The franc tended to lose ground on Thursday, although there was a significant recovery from intra-day lows. Markets continued to monitor global inflation developments closely given the potential importance for central bank policies and wider asset-price trends.
The Euro found support close to 1.0950, but failed to challenge 1.1000 and settled around 1.0970. The dollar was again unable to hold above the 0.9000 level. The franc was little changed on Thursday with the dollar around 0.8990 as markets continued to monitor central bank rhetoric.


 Technical Levels 







Today's Events 



This is a marketing communication. The information in this report is provided solely for informational purposes and should not be regarded as a recommendation to buy, sell or otherwise deal in any particular investment. Please be aware that, where any views have been expressed in this report, the author of this report may have had many, varied views over the past 12 months, including contrary views.

A large number of views are being generated at all times and these may change quickly. Any valuations or underlying assumptions made are solely based upon the author’s market knowledge and experience.

Please contact the author should you require a copy of any previous reports for comparative purposes. Furthermore, the information in this report has not been prepared in accordance with legal requirements designed to promote the independence of investment research. All information in this report is obtained from sources believed to be reliable and we make no representation as to its completeness or accuracy.

This report is not subject to any prohibition on dealing ahead of the dissemination of investment research. Accordingly, the information may have been acted upon by us for our own purposes and has not been procured for the exclusive benefit of customers. Sucden Financial believes that the information contained within this report is already in the public domain. Private customers should not invest in these products unless they are satisfied that the products are suitable for them and they have sought professional advice. Please read our full risk warnings and disclaimers.

Sign-up to get the latest Non-independent research

We will email you each time a new report has been published.

You might also be interested in...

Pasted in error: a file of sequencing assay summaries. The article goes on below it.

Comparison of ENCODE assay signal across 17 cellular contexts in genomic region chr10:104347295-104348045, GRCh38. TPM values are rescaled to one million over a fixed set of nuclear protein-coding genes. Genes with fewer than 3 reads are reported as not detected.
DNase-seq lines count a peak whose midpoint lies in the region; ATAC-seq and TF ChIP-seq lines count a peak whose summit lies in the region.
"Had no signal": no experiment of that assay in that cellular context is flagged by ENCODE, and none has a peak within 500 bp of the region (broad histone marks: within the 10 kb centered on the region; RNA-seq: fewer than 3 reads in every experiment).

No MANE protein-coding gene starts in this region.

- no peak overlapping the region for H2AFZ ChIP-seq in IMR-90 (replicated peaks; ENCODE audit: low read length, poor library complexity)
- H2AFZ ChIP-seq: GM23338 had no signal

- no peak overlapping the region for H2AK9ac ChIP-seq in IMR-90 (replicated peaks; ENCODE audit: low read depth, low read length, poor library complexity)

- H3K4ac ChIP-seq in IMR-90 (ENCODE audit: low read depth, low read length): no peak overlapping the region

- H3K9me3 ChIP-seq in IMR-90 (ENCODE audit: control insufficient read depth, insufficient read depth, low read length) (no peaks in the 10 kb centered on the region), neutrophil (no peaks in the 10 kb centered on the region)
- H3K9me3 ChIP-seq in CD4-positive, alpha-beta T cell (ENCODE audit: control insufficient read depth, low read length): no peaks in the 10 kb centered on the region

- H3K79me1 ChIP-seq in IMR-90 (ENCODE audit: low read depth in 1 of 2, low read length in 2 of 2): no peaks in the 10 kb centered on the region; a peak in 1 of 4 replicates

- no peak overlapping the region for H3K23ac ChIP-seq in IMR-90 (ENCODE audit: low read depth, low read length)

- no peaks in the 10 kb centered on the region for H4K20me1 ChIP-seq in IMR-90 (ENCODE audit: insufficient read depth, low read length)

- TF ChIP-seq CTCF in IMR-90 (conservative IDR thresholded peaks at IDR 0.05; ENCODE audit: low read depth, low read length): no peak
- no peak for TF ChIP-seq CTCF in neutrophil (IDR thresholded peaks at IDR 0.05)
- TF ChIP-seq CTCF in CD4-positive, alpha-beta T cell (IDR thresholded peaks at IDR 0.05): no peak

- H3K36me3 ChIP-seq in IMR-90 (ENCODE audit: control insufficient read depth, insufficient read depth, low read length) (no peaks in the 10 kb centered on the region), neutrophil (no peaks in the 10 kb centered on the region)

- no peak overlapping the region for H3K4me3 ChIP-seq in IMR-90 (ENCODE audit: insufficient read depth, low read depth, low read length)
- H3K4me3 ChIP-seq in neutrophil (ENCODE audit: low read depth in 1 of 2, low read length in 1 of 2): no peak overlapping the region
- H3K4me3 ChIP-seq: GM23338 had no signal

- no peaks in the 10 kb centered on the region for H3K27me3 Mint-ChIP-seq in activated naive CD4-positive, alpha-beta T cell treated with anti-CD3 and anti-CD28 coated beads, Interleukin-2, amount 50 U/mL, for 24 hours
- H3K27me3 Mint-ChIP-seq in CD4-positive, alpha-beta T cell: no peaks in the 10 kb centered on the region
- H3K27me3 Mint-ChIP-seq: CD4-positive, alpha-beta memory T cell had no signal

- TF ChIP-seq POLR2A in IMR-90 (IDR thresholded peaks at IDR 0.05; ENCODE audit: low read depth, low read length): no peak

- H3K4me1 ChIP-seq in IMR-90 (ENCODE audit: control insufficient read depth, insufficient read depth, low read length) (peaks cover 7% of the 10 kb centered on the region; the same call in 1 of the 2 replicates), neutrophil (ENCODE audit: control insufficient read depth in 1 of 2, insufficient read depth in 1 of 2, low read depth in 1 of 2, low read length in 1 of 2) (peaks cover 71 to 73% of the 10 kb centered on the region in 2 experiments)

Daily Report Base Metals

Daily market commentary on LME aluminium, copper, lead, nickel, tin and zinc.

Daily Report Softs Technical Charts

Technical analysis and charts for the key sugar, cocoa and coffee contracts.

Weekly Report FX Options

Commentary and analysis covering OTC currency option pricing, volatility and positioning.

FX Monthly Report December 2021

Monthly commentary covering the FX markets, providing insights on recent developments on select currency pairs. This month we focus on China, highlighting the fundamentals for the macroeconomy, as well as any changes to the PBOC in the coming months. The recent cut in the risk reserve requirement suggests monetary loosening. We also outline the movement between the onshore and offshore currency for those looking to arbitrage or hedge their exposure. This analysis gives an indication of the average width of the spread what key levels to look out for.

Quarterly Metals Report – Q4 2021

The global macro picture is starting to present some downside risks in the near term as China's economy is set to slow further and supply-chain bottlenecks continue to cap growth. New orders and new export orders in China are contractionary, and we expect demand in Q4. Order backlogs and lead times for products will continue in Q4, limiting growth, and real consumption is weaker than it looks. Higher costs from shipping, raw materials and energy will take their toll on the consumer, and we expect end-user demand to suffer. The final piece of the jigsaw is the reduction in stimulus from central banks and how that will impact financial markets, bond yields, and the dollar has rallied while stocks corrected, but what will this trend continue?